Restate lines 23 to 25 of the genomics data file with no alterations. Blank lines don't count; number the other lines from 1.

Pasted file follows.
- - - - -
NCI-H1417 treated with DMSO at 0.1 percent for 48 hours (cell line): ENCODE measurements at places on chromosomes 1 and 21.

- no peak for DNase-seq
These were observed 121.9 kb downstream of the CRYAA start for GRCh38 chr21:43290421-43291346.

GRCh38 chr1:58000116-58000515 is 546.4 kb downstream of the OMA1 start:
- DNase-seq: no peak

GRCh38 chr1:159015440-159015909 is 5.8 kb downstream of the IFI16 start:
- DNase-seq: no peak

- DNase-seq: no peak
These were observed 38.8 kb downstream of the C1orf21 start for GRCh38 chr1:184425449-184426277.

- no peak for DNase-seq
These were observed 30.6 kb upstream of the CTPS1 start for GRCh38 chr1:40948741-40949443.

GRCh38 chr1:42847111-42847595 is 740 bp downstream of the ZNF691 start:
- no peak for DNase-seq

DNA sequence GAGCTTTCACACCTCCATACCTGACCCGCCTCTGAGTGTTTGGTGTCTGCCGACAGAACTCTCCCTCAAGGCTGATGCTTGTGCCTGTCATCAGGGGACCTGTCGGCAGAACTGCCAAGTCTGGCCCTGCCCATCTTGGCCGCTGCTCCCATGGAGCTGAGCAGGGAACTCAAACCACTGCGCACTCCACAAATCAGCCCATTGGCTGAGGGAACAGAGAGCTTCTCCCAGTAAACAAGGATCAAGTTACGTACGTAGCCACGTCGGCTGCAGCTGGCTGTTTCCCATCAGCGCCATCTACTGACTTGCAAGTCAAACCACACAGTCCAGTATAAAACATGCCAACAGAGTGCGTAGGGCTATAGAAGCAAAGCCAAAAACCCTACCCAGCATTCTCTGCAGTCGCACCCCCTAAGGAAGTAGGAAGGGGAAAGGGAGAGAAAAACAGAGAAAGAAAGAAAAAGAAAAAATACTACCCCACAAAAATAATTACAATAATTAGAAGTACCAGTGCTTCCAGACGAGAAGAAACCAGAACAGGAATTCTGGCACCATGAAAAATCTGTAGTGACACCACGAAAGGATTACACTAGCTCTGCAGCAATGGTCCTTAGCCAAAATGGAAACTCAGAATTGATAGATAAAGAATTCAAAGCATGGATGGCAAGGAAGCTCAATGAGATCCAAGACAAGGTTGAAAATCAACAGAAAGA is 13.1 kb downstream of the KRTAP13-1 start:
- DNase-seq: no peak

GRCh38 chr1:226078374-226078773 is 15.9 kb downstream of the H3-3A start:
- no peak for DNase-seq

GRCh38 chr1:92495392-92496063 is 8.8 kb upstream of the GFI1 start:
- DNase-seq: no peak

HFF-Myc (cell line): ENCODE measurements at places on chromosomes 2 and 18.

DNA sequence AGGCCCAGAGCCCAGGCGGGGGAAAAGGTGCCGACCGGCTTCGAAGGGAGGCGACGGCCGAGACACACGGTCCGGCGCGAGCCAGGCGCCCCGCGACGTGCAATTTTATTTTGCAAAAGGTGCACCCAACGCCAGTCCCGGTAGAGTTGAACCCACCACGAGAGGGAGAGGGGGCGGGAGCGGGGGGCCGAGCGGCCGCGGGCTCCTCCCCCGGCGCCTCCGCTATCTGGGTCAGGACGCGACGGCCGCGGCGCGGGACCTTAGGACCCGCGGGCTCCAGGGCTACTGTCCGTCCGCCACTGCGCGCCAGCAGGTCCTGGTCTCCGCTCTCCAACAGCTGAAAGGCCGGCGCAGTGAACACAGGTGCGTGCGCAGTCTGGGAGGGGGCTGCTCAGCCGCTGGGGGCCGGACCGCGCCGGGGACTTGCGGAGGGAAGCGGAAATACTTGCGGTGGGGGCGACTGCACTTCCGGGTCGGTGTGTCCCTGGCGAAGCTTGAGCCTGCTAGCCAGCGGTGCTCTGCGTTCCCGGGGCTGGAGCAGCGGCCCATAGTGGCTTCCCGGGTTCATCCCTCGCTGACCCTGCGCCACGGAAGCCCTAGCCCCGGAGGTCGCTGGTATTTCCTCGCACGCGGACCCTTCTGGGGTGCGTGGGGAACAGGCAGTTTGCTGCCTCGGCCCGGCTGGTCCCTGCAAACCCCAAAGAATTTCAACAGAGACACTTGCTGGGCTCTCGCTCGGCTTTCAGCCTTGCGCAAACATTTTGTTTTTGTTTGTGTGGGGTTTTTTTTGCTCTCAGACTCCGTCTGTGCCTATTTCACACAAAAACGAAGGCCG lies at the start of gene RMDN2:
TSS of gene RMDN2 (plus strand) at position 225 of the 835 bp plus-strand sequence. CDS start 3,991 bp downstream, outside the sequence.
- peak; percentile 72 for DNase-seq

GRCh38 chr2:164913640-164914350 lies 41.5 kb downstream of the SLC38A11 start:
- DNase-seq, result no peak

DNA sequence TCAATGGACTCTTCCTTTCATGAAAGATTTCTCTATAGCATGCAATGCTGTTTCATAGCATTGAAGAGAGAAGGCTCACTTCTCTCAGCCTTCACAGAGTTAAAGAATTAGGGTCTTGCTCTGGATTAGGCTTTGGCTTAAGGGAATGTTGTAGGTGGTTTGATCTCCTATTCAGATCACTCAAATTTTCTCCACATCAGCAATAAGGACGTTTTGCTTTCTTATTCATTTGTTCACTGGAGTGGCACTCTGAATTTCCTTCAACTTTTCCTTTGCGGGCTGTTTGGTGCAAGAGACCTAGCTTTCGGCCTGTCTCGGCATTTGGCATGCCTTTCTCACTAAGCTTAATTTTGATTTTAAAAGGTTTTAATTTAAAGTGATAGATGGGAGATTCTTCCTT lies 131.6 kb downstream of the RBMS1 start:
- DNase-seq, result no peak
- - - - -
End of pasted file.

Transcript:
- peak; percentile 72 for DNase-seq

GRCh38 chr2:164913640-164914350 lies 41.5 kb downstream of the SLC38A11 start:
- DNase-seq, result no peak